The New Testament writers all understood that it was Jesus who fulfilled this prophecy in Isaiah chapter nine. He was the light that came to the people who were walking in darkness. Now one thing that tells you is that their deepest distress was not the fact that they were being oppressed and occupied by an alien invader, because when Jesus was born into this world, guess who was occupying the land of Palestine? The Romans. And when Jesus died, guess who was occupying the land of Palestine? The Romans. And forty years after Jesus died, guess who burned the temple down? The Romans. So what Jesus came to do was not ultimately to liberate Israel from a physical national oppression: He came to give them deliverance from something far more serious and significant. He came to give them deliverance from sin, to make them the children of God, to prepare them for the life of eternal fellowship with the living God…to preach the kingdom of heaven. We all are sinners in need of Jesus our Savior to deliver us from our sins.

Jesus is the light of the world – He is the one who answers the nature of the distress of Israel in 733 B.C. and of the people of God in Palestine, in Galilee of the Gentiles, at the very beginning of the first century, and of you and me today. Jesus is the answer to whatever is distressing us in our life today. Reach out to Him, call upon Him, He is always there; He is always wanting to help lift our burdens. We need to trust Him fully, have faith in Him fully and lean on Him always and in every distress.

Hebrews 13:5b – for he hath said, I will never leave thee, nor forsake thee.


Then in Isaiah 9:3-5, we see the prospect of joy, which is prophesied by Isaiah. “Thou hast multiplied the nation….” Now Isaiah turns and begins speaking to God Himself directly, though this is a Word from God to the children of Israel. So what exactly is happening here? Isaiah is telling them what they will say to God after God has revealed His marvelous salvation. Isaiah is saying that God’s salvation always brings with it an extension of His people’s joy. The result of this mighty act of God of unburdening them from their deepest distress and the darkness in which they are walking is that they will have joy, joy in God, and joy in the salvation that He has given to them and others. There are at least two lessons in this for us, and those two lessons are this. First of all, Isaiah is reminding us that the salvation of sinners always produces joy in the hearts of God’s people, because we ourselves are sinners who have been saved, and those who are sinners who have been saved rejoice when we realize our own salvation, and we take joy in the salvation of others.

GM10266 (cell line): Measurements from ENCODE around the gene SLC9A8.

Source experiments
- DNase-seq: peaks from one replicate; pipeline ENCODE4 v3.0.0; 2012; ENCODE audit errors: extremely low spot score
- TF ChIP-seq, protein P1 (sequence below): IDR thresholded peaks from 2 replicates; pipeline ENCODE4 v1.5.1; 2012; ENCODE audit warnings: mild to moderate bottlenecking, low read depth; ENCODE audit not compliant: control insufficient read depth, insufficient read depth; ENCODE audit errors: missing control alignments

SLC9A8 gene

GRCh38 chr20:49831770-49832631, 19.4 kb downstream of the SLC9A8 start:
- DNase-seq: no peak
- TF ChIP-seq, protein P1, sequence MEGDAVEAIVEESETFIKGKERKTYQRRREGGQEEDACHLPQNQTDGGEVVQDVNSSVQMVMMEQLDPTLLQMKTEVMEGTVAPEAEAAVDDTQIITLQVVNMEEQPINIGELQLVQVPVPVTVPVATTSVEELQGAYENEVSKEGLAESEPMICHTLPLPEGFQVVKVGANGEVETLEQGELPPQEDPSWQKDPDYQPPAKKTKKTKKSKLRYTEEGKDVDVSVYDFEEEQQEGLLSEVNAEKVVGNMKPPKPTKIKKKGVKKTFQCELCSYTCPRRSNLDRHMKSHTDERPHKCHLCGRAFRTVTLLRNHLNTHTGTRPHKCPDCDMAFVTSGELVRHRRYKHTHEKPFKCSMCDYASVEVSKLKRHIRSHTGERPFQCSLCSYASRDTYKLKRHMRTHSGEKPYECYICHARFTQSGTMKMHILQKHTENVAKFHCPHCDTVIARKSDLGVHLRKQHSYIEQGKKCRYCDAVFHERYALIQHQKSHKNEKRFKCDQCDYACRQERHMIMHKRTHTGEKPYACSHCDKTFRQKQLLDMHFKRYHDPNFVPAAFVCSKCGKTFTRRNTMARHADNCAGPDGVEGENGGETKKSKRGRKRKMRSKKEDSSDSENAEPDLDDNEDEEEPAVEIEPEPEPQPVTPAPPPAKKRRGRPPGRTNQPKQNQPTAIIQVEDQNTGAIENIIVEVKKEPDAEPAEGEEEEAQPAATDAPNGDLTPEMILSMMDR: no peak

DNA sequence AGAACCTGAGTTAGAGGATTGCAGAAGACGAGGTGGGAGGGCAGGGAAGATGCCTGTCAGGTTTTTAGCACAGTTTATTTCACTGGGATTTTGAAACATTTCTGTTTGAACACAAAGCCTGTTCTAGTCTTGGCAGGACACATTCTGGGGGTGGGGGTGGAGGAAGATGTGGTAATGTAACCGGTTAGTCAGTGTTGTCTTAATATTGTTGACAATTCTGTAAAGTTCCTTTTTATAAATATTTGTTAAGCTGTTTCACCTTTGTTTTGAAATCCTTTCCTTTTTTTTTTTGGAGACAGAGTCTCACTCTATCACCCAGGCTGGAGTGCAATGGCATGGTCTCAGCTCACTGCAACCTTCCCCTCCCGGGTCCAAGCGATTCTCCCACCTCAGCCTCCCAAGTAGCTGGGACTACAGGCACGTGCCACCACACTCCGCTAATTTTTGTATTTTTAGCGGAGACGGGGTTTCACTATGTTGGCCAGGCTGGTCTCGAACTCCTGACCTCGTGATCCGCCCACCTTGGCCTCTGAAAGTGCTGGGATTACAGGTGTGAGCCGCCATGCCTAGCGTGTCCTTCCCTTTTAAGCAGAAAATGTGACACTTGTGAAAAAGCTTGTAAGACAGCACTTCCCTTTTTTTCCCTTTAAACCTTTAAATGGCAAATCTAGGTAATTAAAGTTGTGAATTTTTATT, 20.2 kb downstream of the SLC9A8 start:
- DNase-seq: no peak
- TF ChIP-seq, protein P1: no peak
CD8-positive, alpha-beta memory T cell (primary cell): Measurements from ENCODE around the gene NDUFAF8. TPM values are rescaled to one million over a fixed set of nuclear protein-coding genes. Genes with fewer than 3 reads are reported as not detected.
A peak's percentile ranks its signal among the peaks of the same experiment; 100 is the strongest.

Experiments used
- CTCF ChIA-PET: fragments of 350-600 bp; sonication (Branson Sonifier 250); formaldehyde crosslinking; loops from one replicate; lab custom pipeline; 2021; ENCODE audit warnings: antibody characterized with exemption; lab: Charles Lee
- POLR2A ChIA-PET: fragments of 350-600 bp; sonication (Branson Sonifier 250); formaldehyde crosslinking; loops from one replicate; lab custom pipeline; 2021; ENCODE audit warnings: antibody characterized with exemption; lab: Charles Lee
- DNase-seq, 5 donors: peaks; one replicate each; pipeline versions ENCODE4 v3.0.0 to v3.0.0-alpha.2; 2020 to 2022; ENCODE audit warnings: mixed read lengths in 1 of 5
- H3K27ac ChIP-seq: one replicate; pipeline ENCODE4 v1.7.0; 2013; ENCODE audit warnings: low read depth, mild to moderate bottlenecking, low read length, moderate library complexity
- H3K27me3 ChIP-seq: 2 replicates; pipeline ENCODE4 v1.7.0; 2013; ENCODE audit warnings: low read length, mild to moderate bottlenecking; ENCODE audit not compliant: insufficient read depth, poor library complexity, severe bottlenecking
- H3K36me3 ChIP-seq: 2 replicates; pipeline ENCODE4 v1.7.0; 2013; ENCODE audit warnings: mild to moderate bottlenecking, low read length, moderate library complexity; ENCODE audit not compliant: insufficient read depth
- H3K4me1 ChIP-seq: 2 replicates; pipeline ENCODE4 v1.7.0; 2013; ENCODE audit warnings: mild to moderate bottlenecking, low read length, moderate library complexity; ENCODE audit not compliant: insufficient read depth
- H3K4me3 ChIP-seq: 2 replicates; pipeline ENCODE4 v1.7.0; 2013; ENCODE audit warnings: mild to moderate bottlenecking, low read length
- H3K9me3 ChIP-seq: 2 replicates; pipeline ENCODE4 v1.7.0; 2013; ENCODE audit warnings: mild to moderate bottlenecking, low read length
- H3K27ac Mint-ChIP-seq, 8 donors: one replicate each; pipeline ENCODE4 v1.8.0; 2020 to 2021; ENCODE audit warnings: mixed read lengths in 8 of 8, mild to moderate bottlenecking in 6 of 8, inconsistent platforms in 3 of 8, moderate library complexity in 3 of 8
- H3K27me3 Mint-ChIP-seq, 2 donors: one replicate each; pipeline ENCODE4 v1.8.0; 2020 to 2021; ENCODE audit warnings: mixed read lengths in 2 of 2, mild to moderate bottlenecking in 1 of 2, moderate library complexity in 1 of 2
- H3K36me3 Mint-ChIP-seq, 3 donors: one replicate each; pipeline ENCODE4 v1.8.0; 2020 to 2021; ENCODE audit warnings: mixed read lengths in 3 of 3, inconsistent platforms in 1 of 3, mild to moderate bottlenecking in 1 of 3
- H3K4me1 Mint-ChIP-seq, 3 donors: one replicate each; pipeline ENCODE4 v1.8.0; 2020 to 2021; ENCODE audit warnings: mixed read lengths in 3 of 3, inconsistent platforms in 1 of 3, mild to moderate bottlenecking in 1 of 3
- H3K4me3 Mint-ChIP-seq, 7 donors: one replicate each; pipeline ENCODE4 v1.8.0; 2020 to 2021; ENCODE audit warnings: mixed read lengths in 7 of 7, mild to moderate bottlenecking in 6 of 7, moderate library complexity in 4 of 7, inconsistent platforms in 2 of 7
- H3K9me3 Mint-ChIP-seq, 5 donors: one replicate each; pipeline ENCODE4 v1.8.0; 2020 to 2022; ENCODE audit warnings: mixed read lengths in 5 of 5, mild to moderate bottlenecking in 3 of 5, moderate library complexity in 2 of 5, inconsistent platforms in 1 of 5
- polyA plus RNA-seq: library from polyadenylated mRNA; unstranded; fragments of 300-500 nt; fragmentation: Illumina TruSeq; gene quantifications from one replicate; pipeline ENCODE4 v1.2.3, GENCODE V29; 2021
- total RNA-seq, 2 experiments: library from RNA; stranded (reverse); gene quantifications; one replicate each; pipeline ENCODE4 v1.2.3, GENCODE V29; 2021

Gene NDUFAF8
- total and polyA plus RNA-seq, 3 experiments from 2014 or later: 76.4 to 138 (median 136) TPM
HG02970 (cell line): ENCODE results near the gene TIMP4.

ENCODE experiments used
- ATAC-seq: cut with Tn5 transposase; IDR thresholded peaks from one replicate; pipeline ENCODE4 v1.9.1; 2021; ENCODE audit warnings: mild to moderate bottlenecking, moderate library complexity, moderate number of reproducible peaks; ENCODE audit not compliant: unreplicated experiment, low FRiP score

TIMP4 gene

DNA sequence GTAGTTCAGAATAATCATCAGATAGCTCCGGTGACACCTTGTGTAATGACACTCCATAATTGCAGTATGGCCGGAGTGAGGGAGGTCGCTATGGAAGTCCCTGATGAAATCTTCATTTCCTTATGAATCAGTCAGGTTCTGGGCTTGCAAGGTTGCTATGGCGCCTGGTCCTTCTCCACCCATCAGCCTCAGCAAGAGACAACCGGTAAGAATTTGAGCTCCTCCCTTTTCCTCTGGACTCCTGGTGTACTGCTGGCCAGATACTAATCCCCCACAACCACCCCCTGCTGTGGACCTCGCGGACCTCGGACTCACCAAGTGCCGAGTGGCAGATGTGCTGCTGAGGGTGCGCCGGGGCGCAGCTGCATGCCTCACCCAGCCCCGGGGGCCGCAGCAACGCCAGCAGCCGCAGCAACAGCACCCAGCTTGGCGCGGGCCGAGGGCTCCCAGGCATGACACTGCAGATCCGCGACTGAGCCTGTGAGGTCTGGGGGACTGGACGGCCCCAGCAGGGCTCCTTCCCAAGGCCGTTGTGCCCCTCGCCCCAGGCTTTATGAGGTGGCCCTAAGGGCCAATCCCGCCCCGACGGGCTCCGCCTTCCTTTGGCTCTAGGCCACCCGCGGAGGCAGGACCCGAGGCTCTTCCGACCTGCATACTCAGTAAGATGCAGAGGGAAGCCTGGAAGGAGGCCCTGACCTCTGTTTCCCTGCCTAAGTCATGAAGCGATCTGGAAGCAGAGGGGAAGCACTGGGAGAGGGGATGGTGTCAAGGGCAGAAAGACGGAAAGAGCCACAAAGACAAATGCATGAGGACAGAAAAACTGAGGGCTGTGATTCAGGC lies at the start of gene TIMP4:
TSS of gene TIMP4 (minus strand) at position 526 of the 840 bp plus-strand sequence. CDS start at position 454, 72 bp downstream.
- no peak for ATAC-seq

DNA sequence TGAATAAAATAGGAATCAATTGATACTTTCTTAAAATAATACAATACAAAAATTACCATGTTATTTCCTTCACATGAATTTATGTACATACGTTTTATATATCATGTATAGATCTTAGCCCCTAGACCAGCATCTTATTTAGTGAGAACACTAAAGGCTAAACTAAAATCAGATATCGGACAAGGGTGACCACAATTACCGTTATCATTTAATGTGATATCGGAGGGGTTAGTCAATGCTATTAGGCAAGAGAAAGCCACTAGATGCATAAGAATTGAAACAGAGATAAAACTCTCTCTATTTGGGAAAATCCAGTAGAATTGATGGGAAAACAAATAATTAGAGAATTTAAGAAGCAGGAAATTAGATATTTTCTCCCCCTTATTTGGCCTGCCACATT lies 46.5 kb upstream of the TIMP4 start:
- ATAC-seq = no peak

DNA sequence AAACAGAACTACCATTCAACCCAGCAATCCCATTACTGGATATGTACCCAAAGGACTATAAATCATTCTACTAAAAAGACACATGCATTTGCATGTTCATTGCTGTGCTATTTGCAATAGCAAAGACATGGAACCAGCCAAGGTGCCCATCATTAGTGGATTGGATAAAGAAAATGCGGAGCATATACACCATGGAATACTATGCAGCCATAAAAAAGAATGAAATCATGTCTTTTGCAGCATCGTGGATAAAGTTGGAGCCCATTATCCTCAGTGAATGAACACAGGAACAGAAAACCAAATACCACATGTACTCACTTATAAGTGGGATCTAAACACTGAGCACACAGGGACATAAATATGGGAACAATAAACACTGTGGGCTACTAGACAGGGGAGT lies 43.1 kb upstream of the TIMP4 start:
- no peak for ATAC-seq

It is interesting that when Jesus is in Galilee of the Gentiles and He is proclaiming the kingdom of God, and preaching repentance. Many are coming to Him in faith, including Gentiles. But His own people are not rejoicing in the salvation of the Gentiles, and that in and of itself is a sign that they themselves had not experienced the joy of salvation, because they have not trusted in Him and Him alone for their salvation. Had they experienced the joy of salvation, had they realized the mercy of God to them in the forgiveness of their sins, and experienced that joy which inexorably flows from it, they would have been rejoicing when both Jew and Greek, bond and free, male and female, came to Christ. And the fact that they are not rejoicing in the Gentiles coming to Him was a sign that they had not known salvation themselves.

What is your greatest joy? – That is an important thing for us to realize today. What is the greatest joy that we have in this world? Is it joy in things? Is it joy in position or status? Is it joy in the esteem of others, and social connections? Or is the greatest joy we have in this world our salvation and the knowledge we will get to spend eternity with Him? – What is your greatest joy today? If it is not your salvation and Jesus then there is something wrong in your heart and life that needs to get corrected and repented from.